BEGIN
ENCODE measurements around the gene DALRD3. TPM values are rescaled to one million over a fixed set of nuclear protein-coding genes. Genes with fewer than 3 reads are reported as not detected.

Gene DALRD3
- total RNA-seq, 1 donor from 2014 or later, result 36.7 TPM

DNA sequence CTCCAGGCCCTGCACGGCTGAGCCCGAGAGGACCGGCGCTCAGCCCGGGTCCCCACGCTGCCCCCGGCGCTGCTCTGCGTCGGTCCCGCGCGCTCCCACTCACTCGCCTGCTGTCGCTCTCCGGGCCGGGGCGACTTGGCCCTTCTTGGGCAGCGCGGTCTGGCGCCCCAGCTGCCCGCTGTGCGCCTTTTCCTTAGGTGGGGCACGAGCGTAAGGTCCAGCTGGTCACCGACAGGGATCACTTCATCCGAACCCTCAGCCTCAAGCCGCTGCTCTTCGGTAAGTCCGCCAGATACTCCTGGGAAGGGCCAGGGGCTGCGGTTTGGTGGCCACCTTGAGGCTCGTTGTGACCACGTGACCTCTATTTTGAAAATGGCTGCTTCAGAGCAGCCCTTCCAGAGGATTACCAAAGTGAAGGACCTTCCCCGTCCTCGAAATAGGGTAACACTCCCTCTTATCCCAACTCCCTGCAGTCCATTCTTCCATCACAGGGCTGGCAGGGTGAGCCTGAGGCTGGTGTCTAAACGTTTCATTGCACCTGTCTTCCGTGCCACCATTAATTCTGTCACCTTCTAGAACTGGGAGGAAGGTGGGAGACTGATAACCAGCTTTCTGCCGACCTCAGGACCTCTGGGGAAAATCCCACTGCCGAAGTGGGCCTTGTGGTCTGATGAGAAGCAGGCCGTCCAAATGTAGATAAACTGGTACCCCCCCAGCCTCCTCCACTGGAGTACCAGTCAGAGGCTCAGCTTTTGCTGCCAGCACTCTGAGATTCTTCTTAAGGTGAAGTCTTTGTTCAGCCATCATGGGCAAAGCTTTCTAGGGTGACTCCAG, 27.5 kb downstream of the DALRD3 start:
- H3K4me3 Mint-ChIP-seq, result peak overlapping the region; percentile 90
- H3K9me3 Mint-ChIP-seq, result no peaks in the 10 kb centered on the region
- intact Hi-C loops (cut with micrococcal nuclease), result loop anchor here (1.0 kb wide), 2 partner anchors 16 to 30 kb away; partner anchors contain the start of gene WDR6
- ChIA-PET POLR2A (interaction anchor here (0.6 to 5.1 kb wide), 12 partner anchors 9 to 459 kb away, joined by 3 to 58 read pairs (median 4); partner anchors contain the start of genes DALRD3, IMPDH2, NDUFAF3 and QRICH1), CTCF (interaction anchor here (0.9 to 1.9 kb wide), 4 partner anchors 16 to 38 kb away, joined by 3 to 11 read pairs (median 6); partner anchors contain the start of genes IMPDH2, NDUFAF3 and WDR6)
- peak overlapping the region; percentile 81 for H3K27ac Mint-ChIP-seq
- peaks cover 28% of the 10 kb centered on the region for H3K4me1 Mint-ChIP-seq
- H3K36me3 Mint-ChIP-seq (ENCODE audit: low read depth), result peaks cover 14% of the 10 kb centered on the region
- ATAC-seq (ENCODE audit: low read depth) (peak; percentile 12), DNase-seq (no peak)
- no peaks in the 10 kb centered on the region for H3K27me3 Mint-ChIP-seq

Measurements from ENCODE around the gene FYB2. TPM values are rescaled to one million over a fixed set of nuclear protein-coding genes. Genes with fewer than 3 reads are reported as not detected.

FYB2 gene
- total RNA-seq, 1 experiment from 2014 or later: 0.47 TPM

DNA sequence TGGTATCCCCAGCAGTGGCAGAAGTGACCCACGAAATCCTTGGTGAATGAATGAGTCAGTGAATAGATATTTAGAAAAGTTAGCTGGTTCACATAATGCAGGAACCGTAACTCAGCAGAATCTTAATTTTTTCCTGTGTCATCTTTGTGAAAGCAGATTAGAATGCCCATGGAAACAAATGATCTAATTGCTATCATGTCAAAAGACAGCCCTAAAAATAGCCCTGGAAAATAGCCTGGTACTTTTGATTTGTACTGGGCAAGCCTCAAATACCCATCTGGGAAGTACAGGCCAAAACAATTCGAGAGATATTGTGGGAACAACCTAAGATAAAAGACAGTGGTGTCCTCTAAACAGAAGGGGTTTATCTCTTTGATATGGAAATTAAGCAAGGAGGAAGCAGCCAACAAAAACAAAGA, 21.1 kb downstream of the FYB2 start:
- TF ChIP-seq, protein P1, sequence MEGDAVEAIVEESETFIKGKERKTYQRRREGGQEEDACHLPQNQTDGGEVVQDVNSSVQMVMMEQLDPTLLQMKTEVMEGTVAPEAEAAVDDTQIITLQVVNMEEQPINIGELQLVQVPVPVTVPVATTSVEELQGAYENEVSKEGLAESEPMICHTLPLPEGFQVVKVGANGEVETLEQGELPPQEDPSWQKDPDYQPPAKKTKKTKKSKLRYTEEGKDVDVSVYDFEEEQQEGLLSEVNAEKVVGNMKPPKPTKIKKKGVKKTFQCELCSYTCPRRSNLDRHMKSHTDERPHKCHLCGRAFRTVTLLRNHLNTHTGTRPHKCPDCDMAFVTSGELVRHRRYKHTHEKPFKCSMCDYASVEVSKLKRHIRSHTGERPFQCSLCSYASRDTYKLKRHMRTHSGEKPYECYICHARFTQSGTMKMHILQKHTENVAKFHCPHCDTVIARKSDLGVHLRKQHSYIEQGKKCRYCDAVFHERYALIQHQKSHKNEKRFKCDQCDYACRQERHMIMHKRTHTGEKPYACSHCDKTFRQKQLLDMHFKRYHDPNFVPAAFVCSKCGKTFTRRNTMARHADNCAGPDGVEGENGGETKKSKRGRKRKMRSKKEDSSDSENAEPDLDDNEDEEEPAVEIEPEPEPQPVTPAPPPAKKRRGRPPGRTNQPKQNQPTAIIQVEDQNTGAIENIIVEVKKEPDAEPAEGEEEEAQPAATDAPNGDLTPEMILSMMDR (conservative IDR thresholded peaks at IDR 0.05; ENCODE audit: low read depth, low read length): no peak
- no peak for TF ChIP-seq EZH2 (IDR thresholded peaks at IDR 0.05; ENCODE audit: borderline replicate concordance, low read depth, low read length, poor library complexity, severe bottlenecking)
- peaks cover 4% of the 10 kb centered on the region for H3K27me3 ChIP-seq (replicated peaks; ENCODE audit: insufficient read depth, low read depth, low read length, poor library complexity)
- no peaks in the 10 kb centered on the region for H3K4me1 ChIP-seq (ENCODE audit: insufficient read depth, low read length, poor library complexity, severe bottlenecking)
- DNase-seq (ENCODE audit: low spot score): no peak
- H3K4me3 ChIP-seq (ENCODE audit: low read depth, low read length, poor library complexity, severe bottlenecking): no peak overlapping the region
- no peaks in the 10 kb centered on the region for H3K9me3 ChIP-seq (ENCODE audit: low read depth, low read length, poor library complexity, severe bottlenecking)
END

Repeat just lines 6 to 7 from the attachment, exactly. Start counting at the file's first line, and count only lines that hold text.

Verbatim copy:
- H3K9me3 Mint-ChIP-seq, result no peaks in the 10 kb centered on the region
- intact Hi-C loops (cut with micrococcal nuclease), result loop anchor here (1.0 kb wide), 2 partner anchors 16 to 30 kb away; partner anchors contain the start of gene WDR6